Because of these noble lords about his hall, of whom each knight pained himself to be the hardiest champion, and none would count him the least praiseworthy, Arthur made the Round Table, so reputed of the Britons. This Round Table was ordained of Arthur that when his fair fellowship sat to meat their chairs should be high alike, their service equal, and none before or after his comrade. Thus no man could boast that he was exalted above his fellow, for all alike were gathered round the board, and none was alien at the breaking of Arthur’s bread. At this table sat Britons, Frenchmen, Normans, Angevins, Flemings, Burgundians, and Loherins. Knights had their plate who held land of the king, from the furthest marches of the west even unto the Hill of St Bernard.
And here, in the original Old French, from Google Books:
Por les nobles barons qu’il ot
Dont cascuns mieldre estre quidot;
Cascuns s’en tenoit al millor,
Ne nus n’en savoit le pior,
Fist Artus la Roonde Table
Dont Breton dient mainte fable:
Iloc séoient li vassal
Tot chievalment et tot ingal;
A la table ingalment séoient
Et ingalment servi estoient.
Nus d’als ne se pooient vanter
Qu’il séist plus halt de son per;
Tuit estoient assis moiain,
Ne n’i avoit nul de forain.
N’estoit pas tenus por cortois
Escos, ne Bertons, Ne François,
Normant, Angevin, ne Flamenc,
Ne Borgignon, ne Loherenc,
De qui que il tenist son feu
Des ocidant dusqu’à Mont Geu
Remember, before this poem, there are no mentions in any of the literature of a Round Table. We are talking about the earliest evidence being some 650 years after the purported date of ‘King’ Arthur. If it’s something that is so central to the Arthurian story, we need to be told why nobody thought it needed to be mentioned for centuries.
Gildas and Legionum Urbs
In The Reign of Arthur, Gidlow suggests that the notorious chapter of the Historia Brittonum purporting to be a list of the battles fought by Arthur dux bellorum (“leader of battles”) is genuinely historical. This goes against the consensus historical view that the list is a fiction, but let’s concede that Gidlow’s reasoning is correct (and, in this case, I have reason to believe that it is) and that the ninth battle, in urbe legionis (“in the city of legions”) really was fought around AD 500 by a general named Arthur. Gidlow is quite right to say that “[t]here were only two places with this title”, although where he got the idea that one of them was St Albans is something of a mystery. One of these places is still called Caerleon, in South Wales (Caerlleon in modern Welsh), and the other was Chester. It is quite wrong to say that “the location of the other has remained a mystery” when historians have agreed on it since the time of Bede in the early eighth century!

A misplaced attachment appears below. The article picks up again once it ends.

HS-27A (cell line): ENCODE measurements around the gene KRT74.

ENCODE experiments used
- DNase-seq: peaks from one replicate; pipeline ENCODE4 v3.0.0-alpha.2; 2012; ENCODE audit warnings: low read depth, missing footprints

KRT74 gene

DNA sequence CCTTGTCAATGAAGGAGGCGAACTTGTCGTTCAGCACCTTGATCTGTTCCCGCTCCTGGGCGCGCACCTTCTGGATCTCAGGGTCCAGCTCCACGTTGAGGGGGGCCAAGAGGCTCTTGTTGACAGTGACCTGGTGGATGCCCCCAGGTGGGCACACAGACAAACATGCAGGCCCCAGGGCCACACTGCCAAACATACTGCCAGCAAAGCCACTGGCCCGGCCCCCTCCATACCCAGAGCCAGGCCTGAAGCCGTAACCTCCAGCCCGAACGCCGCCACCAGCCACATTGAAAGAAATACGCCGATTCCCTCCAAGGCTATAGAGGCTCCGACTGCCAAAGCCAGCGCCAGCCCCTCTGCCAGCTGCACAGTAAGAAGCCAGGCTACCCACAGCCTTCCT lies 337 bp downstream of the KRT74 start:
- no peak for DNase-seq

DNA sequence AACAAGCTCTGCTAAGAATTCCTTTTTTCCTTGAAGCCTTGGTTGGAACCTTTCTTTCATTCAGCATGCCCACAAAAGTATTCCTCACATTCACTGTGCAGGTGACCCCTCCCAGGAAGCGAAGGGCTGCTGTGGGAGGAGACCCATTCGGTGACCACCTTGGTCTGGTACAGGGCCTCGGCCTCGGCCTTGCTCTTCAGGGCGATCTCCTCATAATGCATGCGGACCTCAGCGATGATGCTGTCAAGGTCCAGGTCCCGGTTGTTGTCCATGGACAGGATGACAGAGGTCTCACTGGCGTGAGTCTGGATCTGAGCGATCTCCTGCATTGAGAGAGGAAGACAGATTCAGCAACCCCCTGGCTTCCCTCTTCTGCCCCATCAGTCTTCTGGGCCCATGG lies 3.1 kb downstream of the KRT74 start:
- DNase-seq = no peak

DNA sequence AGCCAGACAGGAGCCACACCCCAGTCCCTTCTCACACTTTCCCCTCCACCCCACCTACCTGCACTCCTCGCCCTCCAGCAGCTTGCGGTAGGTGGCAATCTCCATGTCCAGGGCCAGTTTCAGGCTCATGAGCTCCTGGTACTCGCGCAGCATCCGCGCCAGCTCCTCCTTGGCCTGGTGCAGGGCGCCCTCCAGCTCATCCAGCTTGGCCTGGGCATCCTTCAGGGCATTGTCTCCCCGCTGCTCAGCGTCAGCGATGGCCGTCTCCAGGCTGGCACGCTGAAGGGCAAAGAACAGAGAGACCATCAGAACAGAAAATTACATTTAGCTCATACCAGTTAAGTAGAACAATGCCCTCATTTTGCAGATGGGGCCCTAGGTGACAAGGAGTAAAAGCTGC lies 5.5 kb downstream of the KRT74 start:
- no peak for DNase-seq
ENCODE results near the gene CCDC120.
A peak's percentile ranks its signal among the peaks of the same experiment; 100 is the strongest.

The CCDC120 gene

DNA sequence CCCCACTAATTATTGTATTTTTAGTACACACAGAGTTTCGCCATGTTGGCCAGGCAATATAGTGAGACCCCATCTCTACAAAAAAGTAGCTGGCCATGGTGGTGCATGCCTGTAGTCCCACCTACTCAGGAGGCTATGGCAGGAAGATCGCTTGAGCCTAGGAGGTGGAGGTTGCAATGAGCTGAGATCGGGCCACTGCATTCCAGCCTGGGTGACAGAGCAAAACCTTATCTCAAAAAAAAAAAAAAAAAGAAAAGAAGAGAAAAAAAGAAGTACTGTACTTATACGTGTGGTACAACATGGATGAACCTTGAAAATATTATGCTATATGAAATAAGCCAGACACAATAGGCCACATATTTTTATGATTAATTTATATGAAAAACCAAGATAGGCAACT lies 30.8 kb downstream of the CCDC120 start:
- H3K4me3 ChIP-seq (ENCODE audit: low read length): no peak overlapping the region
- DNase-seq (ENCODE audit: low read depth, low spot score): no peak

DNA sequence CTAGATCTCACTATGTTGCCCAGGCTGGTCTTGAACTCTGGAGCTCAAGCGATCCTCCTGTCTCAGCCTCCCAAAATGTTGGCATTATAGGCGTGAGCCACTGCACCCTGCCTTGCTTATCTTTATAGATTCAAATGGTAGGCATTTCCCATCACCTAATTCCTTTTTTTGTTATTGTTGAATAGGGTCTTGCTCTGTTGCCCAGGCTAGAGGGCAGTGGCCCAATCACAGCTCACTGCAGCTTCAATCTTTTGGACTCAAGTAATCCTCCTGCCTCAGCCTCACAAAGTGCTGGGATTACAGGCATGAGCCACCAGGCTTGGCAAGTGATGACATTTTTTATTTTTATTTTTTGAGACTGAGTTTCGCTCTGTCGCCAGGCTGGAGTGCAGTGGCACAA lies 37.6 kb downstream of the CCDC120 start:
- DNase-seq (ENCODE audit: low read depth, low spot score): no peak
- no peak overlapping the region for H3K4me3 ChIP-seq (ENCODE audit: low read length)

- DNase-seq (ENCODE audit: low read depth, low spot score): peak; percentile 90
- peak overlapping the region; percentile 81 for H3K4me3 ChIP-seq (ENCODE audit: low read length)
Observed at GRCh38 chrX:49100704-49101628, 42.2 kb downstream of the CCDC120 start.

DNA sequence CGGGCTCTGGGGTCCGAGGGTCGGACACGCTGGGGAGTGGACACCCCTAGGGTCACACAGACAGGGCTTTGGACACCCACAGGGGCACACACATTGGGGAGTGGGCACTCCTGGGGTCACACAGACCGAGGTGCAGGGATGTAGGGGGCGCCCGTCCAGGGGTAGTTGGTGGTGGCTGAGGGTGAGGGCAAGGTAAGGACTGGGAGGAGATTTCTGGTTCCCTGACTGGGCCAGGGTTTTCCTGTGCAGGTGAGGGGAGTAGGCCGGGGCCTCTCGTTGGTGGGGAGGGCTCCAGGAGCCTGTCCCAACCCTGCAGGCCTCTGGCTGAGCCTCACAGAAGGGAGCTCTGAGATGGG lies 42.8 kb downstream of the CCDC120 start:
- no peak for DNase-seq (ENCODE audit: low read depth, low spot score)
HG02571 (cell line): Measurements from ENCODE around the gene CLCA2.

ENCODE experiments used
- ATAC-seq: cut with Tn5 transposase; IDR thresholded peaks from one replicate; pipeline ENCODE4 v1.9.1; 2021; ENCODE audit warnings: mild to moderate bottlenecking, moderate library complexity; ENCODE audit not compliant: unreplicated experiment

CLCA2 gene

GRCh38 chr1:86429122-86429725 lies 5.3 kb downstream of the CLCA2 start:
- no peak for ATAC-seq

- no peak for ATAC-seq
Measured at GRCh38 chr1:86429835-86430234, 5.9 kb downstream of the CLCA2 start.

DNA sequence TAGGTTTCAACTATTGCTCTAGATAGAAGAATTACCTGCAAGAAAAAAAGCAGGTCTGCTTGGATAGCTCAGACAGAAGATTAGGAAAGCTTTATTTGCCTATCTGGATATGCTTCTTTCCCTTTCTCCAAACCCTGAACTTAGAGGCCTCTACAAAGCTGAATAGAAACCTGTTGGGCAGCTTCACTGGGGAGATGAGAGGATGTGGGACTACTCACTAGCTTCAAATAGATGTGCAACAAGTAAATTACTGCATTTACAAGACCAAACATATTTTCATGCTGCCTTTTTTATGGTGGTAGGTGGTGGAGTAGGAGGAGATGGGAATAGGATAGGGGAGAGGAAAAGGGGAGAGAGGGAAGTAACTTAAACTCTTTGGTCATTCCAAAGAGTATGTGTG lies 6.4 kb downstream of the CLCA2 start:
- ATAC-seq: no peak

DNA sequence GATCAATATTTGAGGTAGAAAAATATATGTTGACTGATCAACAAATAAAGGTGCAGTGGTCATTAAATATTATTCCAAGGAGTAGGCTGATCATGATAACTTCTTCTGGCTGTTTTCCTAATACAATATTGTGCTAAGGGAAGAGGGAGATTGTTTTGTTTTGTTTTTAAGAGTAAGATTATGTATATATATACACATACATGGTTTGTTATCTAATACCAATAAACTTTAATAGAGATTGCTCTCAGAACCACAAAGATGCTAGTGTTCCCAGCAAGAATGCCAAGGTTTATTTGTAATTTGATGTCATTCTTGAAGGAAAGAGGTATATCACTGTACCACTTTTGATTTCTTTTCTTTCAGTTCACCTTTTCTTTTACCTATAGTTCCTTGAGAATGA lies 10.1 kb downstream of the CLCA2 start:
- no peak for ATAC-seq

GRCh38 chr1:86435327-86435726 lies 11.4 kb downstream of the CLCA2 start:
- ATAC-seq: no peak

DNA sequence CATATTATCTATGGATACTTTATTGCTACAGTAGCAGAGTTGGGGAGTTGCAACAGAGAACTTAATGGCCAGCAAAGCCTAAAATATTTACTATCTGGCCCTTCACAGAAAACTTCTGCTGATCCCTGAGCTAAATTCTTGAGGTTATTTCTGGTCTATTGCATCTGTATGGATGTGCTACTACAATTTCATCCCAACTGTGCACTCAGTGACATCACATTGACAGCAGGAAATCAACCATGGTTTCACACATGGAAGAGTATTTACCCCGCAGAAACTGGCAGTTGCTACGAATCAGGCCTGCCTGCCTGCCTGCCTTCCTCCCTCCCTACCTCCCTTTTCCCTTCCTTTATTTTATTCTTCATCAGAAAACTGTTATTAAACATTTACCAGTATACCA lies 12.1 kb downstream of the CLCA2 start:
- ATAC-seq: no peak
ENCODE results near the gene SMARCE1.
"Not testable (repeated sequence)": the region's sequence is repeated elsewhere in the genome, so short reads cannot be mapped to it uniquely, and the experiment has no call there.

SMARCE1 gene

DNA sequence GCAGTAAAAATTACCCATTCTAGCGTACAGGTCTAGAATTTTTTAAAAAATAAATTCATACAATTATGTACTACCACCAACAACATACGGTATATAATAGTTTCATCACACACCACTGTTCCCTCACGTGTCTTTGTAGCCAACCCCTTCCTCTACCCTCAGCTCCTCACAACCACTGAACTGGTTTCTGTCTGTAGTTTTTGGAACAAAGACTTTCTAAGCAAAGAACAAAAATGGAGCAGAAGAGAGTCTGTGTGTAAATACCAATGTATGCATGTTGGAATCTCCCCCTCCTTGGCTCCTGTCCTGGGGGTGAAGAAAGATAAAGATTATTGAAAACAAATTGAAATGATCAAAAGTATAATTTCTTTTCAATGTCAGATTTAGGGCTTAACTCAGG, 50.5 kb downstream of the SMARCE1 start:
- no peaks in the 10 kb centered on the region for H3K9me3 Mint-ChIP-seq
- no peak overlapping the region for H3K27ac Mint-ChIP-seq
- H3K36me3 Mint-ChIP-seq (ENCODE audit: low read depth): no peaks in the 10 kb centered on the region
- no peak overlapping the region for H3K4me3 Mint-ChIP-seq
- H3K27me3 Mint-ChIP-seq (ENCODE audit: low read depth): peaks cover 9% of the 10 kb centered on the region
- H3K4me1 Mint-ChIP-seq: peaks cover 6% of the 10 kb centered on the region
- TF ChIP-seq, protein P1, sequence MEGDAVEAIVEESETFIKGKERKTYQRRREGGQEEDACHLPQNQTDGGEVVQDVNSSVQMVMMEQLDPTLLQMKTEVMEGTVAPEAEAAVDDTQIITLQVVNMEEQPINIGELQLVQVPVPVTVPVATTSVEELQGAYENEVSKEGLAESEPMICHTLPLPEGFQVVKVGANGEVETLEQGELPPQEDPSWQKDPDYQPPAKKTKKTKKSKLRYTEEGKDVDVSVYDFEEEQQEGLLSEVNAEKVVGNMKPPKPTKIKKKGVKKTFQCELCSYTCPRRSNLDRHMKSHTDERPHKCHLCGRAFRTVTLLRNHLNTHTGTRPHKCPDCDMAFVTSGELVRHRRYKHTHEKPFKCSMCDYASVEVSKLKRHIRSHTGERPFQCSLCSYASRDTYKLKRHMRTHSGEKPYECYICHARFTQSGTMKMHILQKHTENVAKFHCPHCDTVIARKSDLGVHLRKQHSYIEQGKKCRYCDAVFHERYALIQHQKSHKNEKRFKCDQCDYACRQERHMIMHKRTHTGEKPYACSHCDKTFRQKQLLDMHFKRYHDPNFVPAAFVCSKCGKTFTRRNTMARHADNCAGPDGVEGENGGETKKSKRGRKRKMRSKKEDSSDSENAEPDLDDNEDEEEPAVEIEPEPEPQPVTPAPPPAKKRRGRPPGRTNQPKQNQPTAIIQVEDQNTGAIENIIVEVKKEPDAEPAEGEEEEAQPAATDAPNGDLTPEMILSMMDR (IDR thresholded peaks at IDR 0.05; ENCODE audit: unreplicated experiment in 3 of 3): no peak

Next, Gildas’s surviving writings (de excidio Britanniae, some fragments from letters and a Penitential of dubious authenticity) do not mention Arthur, let alone constitute “the earliest account of Arthur’s life”. He does mention a “City of the Legions” (actually legionum urbis, “of the city of legions”, in the original Latin), which he associated with a pair of martyrs he names as Aaron and Julius, citizens of the place. Taken since the twelfth century (on the very dubious authority of Geoffrey of Monmouth (Historia Regum Brittanię IX.12)) to have been Caerleon in South Wales, Legionum Civitas (using the more usual word civitas (‘city’) in preference for the poetic urbs, which almost always refers to Rome) was probably used in the Late Roman period as a term for Chester. Indeed, the Old Welsh name of Chester, Cair Legion, is a direct translation of Civitas Legionum, the form in which it appears in Bede (Historia Ecclesiastica II.2). There are therefore no a priori reasons for rejecting Chester as the location of the martyrdom of Aaron and Julius.
However, the second part of Gidlow’s argument for identifying legionum urbs with Chester involves a shrine, of which there is no mention in the text. What we do have, immediately preceding the naming of Alban, Aaron and Julius, is the phrase “clarissimos lampades sanctorum martyrum nobis accendit, quorum nunc corporum sepulturae et passionum loca non si lugubri diuortio barbarorum quam plurima ob scelera nostra ciuibus adimerentur” (“he lit the most famous lamps of the holy martyrs for us, were it not that their places of death and bodily burial are taken away from us by the mournful partition with the barabarians as a result of the many sins of our citizens”). Then comes an amazing leap of deduction: “[t]he discovery of the shrine within the amphitheatre means that Chester was the site of Arthur’s court and his legendary Round Table”. How? This is worse than adding 2 and 2 to make 5!